Haiwei Zhang

China Pharmaceutical University, Nan-ching-hsü, Jiangxi Sheng, China

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Publications (11)36.39 Total impact

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    ABSTRACT: HQS-3 is a newly baicalein derivative with a benzene substitution. We investigated the anticancer effect of HQS-3 in vivo and in vitro. HQS-3 significantly decreased tumor growth in mice inoculated with Heps and HepG2 cells; and had little influence on the state and weight of animals. After treatment with 20 mg/kg HQS-3, the inhibitory rate of tumor weight in mice inoculated with Heps and HepG2 cells were 63.62% and 68.03%, respectively. Meanwhile, HQS-3 inhibited the viability of various kinds of tumor cells with IC50 values in the range of 22.98 to 54.32 μM after 48 h treatment measured by MTT-assay. HQS-3 remarkably inhibited viability of hepatoma cells in a concentration- and time-dependent manner and induced apoptosis in HepG2 cells by DAPI staining and Annexin V/PI double staining. The apoptosis-induction effect of HQS-3 was attributed to its ability to modulate the actvity of caspase-9, caspase-3 and PARP. Moreover, the expression of bax protein was increased while the bcl-2 protein was decreased, leading to an increase in Bax/Bcl-2 ratio. The accumulation of ROS induced by HQS-3 in HepG2 cells was also observed. The further results suggested that HQS-3 induced mitochondrial-mediated apoptosis by increasing ROS level and inhibiting the expression of anti-oxidative protein SOD2. HQS-3 exerted anti-tumor activity both in vitro and in vivo via inducing tumor cells apoptosis, and these results suggested that it deserves further investigation as a novel chemotherapy for human tumors.
    European journal of pharmaceutical sciences: official journal of the European Federation for Pharmaceutical Sciences 04/2013; · 2.61 Impact Factor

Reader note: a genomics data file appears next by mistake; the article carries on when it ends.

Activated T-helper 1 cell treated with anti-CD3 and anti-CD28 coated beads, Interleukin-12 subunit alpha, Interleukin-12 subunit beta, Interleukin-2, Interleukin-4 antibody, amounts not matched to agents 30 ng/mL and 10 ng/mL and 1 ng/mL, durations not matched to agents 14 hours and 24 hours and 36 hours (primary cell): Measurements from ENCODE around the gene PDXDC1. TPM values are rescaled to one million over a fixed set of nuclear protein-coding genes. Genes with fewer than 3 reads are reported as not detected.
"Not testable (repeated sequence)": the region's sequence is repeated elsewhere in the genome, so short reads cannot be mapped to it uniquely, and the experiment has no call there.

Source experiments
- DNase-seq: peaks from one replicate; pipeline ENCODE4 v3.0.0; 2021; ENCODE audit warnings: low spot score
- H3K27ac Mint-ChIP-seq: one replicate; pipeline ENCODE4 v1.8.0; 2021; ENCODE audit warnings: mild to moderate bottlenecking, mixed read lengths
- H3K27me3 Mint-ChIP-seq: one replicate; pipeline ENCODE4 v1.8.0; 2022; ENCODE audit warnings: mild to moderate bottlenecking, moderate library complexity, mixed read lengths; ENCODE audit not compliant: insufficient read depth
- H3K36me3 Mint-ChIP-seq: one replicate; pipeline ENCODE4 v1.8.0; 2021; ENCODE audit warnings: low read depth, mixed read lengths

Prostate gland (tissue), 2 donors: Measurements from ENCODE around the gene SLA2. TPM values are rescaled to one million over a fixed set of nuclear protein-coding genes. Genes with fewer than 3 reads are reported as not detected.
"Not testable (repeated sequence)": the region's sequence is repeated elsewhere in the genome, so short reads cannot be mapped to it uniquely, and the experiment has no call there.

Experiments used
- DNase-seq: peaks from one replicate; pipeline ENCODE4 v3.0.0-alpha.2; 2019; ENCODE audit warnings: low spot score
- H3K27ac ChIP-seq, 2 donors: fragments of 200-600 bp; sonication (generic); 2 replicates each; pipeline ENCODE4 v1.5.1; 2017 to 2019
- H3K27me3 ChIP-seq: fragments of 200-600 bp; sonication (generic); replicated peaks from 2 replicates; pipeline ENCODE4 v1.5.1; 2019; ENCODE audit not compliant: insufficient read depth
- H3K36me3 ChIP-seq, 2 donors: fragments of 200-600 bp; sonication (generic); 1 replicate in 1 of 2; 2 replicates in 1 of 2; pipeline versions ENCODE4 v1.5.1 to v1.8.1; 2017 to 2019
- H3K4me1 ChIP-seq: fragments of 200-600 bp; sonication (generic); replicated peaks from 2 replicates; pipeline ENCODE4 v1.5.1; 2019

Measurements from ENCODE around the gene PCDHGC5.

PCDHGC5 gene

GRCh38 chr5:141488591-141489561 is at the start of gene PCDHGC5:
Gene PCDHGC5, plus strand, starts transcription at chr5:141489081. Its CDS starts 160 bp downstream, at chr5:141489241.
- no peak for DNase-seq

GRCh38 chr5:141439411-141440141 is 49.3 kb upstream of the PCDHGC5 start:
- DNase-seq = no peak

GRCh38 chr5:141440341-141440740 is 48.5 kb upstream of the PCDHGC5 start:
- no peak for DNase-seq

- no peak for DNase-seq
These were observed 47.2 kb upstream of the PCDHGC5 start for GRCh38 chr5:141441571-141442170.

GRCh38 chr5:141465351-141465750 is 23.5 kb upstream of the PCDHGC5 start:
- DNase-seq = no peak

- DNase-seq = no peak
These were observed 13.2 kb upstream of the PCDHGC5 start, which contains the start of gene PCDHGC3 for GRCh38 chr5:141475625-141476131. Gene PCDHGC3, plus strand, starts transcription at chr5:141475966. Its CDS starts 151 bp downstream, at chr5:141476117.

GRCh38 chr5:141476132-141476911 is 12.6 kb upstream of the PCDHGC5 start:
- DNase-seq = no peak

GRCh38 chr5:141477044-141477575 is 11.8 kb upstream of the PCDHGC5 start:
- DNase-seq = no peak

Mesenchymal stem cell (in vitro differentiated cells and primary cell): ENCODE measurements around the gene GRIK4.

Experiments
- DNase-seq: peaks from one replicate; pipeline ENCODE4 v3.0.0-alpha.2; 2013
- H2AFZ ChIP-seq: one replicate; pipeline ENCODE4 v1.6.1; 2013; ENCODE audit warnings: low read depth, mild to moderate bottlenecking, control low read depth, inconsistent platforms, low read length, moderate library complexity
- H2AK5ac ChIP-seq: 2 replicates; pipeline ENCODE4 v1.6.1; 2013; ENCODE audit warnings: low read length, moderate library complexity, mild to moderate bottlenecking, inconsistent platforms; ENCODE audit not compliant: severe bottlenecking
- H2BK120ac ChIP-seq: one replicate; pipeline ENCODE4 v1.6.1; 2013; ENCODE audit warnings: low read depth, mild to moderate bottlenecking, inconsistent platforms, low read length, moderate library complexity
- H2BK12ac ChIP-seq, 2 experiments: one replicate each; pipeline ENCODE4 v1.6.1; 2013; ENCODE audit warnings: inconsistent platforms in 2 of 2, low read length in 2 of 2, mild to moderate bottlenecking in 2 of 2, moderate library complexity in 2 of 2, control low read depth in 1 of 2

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    ABSTRACT: AIM: To investigate the potential anticancer effects of the natural flavonoid wogonin on human hepatocellular carcinoma (HCC) cells and tumor xenografts and the contribution of the unfolded protein response (UPR) and AKT pathways to the cytotoxicity of wogonin. METHODS: The HCC cell lines HepG2, SMMC-7721 and Hep3B were treated with wogonin. 3-(4 5-Dimethylthiazol-2-yl)-2 5-diphenyltetrazolium bromide assays were used to evaluate the cell viability. Flow cytometry assays were used to identify the cell death types and measure the concentrations of intracellular H(2) O(2) and Ca(2+) . Western blotting assays were used to detect the protein expression levels of members in the UPR and AKT pathways. Relative quantitative real-time polymerase chain reaction assays were used to analysis the mRNA expression levels of chop and trb3. Furthermore, the male BALB/c nude mice with SMMC-7721 xenografts were treated with wogonin. The tumor volume, tumor weight and bodyweight were monitored during the tumorigenicity assays. RESULTS: Wogonin significantly inhibited the viability of HCC cells by inducing apoptosis and necrosis. This cytotoxicity was at least partially attributed to the activation of the UPR pathway and consequent inactivation of AKT signaling, which resulted from the production of intracellular H(2) O(2) and causal release of endoplasmic reticulum Ca(2+) . Moreover, wogonin evidently repressed the growth of xenografts but slightly influenced the bodyweight of mice. CONCLUSION: Wogonin is a prospect for improving the systemic chemotherapy strategy on HCC by concurrently rectifying the aberrant UPR and AKT signaling pathways, which are crucial to the biology of HCC.
    Hepatology Research 12/2012; · 2.07 Impact Factor